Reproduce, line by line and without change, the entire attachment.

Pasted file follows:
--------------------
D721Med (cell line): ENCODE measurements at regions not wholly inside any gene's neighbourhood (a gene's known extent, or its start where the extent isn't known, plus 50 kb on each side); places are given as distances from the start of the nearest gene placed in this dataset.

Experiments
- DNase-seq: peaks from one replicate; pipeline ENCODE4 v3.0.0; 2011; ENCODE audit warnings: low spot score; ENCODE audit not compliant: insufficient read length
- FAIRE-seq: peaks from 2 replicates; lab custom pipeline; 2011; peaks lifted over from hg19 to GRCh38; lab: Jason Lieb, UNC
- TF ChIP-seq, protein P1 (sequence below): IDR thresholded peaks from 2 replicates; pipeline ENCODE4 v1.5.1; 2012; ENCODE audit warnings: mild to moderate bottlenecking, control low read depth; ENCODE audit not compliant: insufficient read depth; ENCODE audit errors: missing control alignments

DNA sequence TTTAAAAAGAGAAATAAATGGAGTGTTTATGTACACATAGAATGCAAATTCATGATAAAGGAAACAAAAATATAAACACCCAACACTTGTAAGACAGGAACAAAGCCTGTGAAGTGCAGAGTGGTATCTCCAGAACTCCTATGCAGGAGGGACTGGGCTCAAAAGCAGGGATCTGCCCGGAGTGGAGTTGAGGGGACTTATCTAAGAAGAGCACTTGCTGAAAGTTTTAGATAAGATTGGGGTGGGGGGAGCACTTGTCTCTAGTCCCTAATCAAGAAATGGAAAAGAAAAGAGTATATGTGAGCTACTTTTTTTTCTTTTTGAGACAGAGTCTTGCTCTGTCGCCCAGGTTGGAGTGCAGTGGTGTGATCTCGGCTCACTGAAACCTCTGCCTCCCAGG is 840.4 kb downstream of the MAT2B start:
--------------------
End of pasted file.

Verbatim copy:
D721Med (cell line): ENCODE measurements at regions not wholly inside any gene's neighbourhood (a gene's known extent, or its start where the extent isn't known, plus 50 kb on each side); places are given as distances from the start of the nearest gene placed in this dataset.

Experiments
- DNase-seq: peaks from one replicate; pipeline ENCODE4 v3.0.0; 2011; ENCODE audit warnings: low spot score; ENCODE audit not compliant: insufficient read length
- FAIRE-seq: peaks from 2 replicates; lab custom pipeline; 2011; peaks lifted over from hg19 to GRCh38; lab: Jason Lieb, UNC
- TF ChIP-seq, protein P1 (sequence below): IDR thresholded peaks from 2 replicates; pipeline ENCODE4 v1.5.1; 2012; ENCODE audit warnings: mild to moderate bottlenecking, control low read depth; ENCODE audit not compliant: insufficient read depth; ENCODE audit errors: missing control alignments

DNA sequence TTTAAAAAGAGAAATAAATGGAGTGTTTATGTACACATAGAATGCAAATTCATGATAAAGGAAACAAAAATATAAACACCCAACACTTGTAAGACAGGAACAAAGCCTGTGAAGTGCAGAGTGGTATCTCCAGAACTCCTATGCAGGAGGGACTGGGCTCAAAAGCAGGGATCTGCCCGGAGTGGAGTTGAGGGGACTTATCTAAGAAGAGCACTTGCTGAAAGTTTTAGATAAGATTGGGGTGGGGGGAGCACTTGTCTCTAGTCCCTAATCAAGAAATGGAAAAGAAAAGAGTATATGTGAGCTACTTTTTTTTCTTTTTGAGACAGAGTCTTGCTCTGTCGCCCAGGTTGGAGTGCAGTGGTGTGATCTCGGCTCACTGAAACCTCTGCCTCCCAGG is 840.4 kb downstream of the MAT2B start: